Chemical Bonding types
Before getting to list the various chemical bonding types, we will first seek to understand what chemical bonding is. So what is chemical bonding? This is the process through which associations are made between atoms, molecules, ions, and crystals, among other things in this world.
Chemical bonding definition chemistry
The chemical bonding process is a lasting process and leads to the formation of chemical compounds. The bond that is responsible for the bonding process may result from either an electrostatic force of attraction between two opposite charged ions or it may also happen due to the sharing of electrons between two atoms. The latter defines the process of covalent bonding/covalent bonds.
Questions for chemical bonding
When taking a chemistry class, you will be faced with many chemical bonding questions. Ensure that you are always ready to handle the questions that may come your way. Alternatively, you can seek assistance with all your chemical bonding questions from expert homework help and assignment help services. Click the chat application on the bottom of the screen to chat with us and get tutoring help in case you need some.
Example of chemical bonding
An example of chemical bonding includes sodium chloride
An example is sodium chloride, which is made up of a cation (Na+) and an anion (Cl–). The two ions of sodium chloride are held together by an ionic bond.
In comparison, as an example of a covalent bond:
A covalent bond is a type of chemical bond wherein electrons are shared between atoms. The bond between hydrogen and oxygen atoms to form water is an example of a covalent bond.
What are the three types of chemical bonding?
There are three main and common types of chemical bonding. These three include:
- Metallic bonding
- Ionic bonding
- Covalent bonding
A metallic bond is formed when the valence electrons are not associated with a particular atom or ion but exist as a “cloud” of electrons around the ion centers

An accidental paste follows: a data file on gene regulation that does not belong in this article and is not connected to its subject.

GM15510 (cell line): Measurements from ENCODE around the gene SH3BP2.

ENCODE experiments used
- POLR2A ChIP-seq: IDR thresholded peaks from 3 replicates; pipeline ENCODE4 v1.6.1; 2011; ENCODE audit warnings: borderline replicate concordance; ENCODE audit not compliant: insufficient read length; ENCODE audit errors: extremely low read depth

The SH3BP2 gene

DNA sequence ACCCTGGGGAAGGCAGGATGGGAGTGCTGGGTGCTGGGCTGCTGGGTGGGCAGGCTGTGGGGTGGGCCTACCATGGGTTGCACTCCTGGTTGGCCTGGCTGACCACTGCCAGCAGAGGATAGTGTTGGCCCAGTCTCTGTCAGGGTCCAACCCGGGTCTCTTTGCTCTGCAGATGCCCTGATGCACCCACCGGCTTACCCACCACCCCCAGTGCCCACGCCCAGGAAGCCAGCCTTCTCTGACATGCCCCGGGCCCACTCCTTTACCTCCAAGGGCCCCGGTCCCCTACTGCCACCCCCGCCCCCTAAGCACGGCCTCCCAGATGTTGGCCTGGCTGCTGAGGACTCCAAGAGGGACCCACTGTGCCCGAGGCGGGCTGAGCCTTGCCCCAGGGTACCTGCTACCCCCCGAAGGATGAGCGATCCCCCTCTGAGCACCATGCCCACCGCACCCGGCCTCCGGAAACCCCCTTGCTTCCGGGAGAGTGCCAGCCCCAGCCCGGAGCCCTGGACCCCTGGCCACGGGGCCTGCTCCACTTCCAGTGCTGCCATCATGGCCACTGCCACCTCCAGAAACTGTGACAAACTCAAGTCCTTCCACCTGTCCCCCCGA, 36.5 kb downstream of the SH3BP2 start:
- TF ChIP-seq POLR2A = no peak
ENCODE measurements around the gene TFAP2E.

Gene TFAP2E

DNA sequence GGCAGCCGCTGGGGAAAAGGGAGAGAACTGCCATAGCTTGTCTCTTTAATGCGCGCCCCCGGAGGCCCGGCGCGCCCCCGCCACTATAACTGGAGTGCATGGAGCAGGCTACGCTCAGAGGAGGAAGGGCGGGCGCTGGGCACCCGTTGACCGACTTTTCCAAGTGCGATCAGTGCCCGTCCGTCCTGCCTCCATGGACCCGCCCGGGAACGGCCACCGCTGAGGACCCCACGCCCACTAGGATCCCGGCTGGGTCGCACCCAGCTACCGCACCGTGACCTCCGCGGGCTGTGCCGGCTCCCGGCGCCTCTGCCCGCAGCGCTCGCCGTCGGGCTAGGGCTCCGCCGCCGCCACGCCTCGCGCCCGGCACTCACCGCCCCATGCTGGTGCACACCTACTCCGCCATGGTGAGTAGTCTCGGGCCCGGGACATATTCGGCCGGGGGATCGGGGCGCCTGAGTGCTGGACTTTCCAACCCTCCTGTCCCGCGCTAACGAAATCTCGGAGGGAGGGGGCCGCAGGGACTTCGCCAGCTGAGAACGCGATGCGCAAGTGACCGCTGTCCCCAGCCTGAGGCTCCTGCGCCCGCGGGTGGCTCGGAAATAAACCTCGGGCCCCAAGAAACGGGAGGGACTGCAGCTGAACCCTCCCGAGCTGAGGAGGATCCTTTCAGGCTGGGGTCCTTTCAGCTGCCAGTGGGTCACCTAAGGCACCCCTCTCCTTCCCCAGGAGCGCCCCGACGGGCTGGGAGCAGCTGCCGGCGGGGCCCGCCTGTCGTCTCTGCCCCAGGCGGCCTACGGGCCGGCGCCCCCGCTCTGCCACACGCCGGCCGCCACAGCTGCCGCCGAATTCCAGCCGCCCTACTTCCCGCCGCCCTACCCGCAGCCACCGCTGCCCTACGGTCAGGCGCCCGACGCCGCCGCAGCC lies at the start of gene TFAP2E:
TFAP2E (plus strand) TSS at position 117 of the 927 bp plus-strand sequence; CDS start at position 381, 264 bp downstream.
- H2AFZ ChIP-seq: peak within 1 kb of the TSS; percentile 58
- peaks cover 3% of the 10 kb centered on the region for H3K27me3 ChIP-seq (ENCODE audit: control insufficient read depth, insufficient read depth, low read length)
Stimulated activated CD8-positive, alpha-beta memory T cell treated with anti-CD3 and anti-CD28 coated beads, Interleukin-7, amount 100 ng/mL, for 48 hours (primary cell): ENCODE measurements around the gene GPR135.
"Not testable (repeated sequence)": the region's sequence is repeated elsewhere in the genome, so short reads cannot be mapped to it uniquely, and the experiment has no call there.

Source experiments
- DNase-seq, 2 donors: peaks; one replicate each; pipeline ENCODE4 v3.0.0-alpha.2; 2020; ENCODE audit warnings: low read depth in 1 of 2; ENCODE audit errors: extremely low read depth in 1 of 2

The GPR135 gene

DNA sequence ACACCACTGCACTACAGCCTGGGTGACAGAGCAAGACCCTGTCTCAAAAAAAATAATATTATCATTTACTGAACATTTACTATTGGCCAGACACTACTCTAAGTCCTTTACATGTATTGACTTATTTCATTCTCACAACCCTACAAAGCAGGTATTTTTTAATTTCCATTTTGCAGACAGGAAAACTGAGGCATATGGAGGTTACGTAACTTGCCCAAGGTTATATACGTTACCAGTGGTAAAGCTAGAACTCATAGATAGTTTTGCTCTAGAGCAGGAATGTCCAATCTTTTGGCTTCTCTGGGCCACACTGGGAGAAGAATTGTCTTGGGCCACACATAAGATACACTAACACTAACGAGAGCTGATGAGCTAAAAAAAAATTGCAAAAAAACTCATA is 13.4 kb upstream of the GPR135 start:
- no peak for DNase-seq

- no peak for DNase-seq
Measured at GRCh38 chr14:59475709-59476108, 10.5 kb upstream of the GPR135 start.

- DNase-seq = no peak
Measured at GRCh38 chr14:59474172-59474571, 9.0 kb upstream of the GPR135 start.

Example of metallic bonding
In the real and imperfect world, most materials do not have pure metallic, pure covalent, or pure ionic bonding; they may have other types of bonding as well. For example, iron has predominantly metallic bonding, but some covalent bonding also occurs.
An ionic bond is formed when valence electrons are transferred from one atom to the other to complete the outer electron shell.
Example of Ionic Bonding
A typical ionically bonded material is NaCl (Salt): The sodium (Na) atom gives up its valence electron to complete the outer shell of the chlorine (Cl) atom. Ionic materials are generally very brittle, and strong forces exist between the two ions.
A covalent bond is formed when the valence electrons from one atom are shared between two or more particular atoms.
Example of Covalent Bonding
Many compounds have covalent bonding, such as polymers. Nylon rope is an example of a material that is made up of polymers. Polymer structures typically are long chains of covalently bonded carbon and hydrogen atoms in various arrangements.
These three types of chemical bonding form the three main types of chemical bonding.
Chemistry Homework and Assignment help in chemical bonding Quizzes, tests, and Exams
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